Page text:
This past Tuesday, Senator Mary Landrieu proposed an amendment to the Water Resources Development Act that would stop the implementation of National Flood Insurance Program (NFIP) premium increases that Congress imposed last year. Senator David Vitter is co-sponsoring the amendment.
However, both agree that the NFIP needs to be self-sustaining. Thus, Louisiana’s Senators are agreed first, that the NFIP should pay for itself, and secondly, that this should not result in massive premium increases that spur voters to kick their keisters out of office.
At first blush, it sounds like Louisiana’s Senators are saying that chocolate should taste good but shouldn’t make you get fat. That’s not quite the case.
The NFIP was created in 1968 (a banner year for responsible federal policy) to subsidize flood insurance in at-risk areas. Unfortunately, in the 45 years since the NFIP was created, the real estate market has evolved around it. Expectations have been created. Values have been established. Whether it was a wise policy at the outset has become irrelevant. What matters is that it can’t be changed abruptly without a great deal of upheaval.
Although much of Uptown New Orleans lies on the “sliver-by-the-river,” large swaths remain in flood zones and real-estate values are high. Substantial premium increases would price some people out of their homes. For others, it would at least make them cut back on spending, resonating throughout the local economy.
On the other hand, the flood risk of your average home in Uptown isn’t excessively high, and it has been developed for over a hundred years — long before the NFIP was established. However, in other parts of the country developments have gradually occurred that wouldn’t have been cost-effective except for federal subsidization of flood insurance.
In economics they call this the problem of “moral hazard,” referring to situations where a person will take risks because somebody else will bear the cost. Developers, real estate investors, your average homebuyer – they’re interested the brass tacks, in price and profits, not in abstract notions of civic responsibility or in some hypothetical actual value.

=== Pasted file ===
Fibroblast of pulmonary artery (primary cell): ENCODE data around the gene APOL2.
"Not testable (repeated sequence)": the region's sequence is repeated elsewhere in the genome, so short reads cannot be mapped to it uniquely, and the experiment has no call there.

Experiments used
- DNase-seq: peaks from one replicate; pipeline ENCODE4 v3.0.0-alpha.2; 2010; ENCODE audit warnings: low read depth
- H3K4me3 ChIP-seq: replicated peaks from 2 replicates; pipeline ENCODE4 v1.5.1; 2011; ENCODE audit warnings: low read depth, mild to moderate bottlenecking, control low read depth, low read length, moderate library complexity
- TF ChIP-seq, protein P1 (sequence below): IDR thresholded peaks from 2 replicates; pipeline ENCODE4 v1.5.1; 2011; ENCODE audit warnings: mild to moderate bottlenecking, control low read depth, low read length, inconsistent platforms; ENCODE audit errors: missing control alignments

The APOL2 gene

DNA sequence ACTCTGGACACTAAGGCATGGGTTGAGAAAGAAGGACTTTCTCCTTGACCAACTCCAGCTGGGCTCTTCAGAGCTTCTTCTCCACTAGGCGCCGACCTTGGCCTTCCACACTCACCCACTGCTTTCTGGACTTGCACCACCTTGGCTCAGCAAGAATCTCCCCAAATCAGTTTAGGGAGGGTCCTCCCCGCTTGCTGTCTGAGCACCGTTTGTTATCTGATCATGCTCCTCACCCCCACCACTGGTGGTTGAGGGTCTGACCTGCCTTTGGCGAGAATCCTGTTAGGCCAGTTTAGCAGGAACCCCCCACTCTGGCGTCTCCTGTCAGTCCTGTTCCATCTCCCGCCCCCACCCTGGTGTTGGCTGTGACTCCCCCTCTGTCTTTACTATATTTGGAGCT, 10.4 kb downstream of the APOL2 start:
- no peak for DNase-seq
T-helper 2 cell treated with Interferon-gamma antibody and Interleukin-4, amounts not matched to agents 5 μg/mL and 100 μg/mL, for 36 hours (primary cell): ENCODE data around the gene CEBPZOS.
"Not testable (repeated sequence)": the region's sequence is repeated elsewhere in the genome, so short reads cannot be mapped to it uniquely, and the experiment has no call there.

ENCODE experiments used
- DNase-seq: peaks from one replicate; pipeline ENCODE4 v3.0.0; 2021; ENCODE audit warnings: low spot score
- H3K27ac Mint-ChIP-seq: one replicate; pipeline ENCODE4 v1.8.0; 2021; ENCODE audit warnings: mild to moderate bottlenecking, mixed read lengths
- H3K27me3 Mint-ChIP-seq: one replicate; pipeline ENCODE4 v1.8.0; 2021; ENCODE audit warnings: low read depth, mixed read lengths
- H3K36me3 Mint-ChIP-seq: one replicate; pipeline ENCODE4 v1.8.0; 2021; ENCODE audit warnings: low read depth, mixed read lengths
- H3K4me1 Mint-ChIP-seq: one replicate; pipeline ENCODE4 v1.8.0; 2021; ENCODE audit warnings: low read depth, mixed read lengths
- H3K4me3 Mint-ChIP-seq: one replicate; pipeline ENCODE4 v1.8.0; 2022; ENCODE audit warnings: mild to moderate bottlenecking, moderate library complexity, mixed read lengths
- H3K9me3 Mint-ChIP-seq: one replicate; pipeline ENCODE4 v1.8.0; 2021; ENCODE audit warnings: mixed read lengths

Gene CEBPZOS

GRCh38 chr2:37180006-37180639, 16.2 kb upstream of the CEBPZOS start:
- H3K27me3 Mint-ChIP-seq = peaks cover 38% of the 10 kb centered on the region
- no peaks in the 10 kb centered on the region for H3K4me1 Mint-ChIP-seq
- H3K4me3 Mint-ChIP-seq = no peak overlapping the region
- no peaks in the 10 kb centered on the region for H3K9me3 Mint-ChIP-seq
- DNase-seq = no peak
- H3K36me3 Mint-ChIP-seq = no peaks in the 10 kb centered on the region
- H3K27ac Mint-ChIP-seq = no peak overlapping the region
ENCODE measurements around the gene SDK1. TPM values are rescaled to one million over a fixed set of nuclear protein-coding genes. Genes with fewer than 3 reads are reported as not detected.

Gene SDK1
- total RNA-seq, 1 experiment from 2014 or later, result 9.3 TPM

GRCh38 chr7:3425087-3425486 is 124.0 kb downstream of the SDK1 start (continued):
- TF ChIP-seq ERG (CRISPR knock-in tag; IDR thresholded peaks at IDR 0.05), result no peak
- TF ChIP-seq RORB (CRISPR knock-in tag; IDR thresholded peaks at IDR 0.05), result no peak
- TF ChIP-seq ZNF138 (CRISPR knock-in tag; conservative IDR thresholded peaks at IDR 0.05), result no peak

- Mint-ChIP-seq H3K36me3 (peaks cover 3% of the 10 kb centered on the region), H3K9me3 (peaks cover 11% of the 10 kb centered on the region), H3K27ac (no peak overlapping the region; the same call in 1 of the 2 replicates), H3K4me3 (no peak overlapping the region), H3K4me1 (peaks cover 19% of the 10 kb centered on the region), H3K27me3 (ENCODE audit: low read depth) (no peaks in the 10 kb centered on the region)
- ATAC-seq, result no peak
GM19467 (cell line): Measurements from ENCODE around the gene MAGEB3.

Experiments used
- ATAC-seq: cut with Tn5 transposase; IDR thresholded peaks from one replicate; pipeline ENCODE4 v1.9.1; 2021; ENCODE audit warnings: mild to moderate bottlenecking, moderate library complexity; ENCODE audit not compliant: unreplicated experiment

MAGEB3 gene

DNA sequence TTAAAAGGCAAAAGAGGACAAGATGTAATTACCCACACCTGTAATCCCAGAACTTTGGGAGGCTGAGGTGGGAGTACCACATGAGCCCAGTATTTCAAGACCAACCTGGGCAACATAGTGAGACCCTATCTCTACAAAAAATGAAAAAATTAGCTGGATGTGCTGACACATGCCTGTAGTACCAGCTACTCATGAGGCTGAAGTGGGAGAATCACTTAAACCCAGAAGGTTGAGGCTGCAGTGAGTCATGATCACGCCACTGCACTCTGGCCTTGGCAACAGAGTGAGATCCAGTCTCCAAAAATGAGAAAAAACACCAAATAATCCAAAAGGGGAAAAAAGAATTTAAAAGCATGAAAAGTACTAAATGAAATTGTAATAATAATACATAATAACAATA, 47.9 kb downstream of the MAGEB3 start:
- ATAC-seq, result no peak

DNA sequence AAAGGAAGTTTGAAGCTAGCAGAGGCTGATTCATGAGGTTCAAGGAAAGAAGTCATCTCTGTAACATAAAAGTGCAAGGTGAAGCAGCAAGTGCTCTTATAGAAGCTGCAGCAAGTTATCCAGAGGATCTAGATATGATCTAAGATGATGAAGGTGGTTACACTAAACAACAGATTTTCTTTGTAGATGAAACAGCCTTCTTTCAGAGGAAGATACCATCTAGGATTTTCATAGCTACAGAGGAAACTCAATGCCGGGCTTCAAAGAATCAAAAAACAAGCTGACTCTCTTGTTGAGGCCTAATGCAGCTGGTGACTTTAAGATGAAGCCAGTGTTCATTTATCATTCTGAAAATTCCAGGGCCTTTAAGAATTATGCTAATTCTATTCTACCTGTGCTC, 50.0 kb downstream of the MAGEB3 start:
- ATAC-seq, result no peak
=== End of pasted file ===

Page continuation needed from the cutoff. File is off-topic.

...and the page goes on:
This is the reason why politicians are agreed that the gravy train needs to end. It’s distorting the market and enabling wealthy freeloaders. At the same time, the NFIP wasn’t created simply because the government enjoys throwing money around (although it does). In fact, it was created with the best of intentions. Until the 1950’s, homeowner’s insurance generally covered flood damage. However, insurance companies shifted flood coverage to a separate rider or policy following major flood events, and later determined that the economics didn’t justify offering it at all. The government entered in response to what it perceived as an unmet need.
The problem is that if the government hadn’t intervened, the market would have (presumably) eventually adjusted. Flood insurance rates would have been substantially higher, but those increased premiums would have been reflected in real estate prices and, in turn, in monthly mortgage premiums. Thus, we’ve been trading low flood insurance rates for higher mortgages.
That’s why Landrieu is right – both to advocate that the NFIP should ideally be self-sustaining, and to argue that these rate increases are wrong. Homeowners are normally tied into 30-year mortgages, mortgages that were set, in part, on the presumption of the continuation of generous federal subsidies for flood insurance. Sure, people should not generally rely on the continuation of government policy, but we’re not speaking of individuals here. We’re talking about entire real estate markets. We’re talking about a mess the feds need to own.
The NFIP is deep in debt because it is flawed policy based on a flawed model, but the increases proposed last year to correct the error invite too much collateral damage. Any reforms to the NFIP need to be highly incremental. Otherwise, places like Uptown New Orleans will be the grist for the mill of reform.
Owen Courrèges, a New Orleans attorney and resident of the Garden District, offers his opinions for UptownMessenger.com on Mondays. He has previously written for the Reason Public Policy Foundation.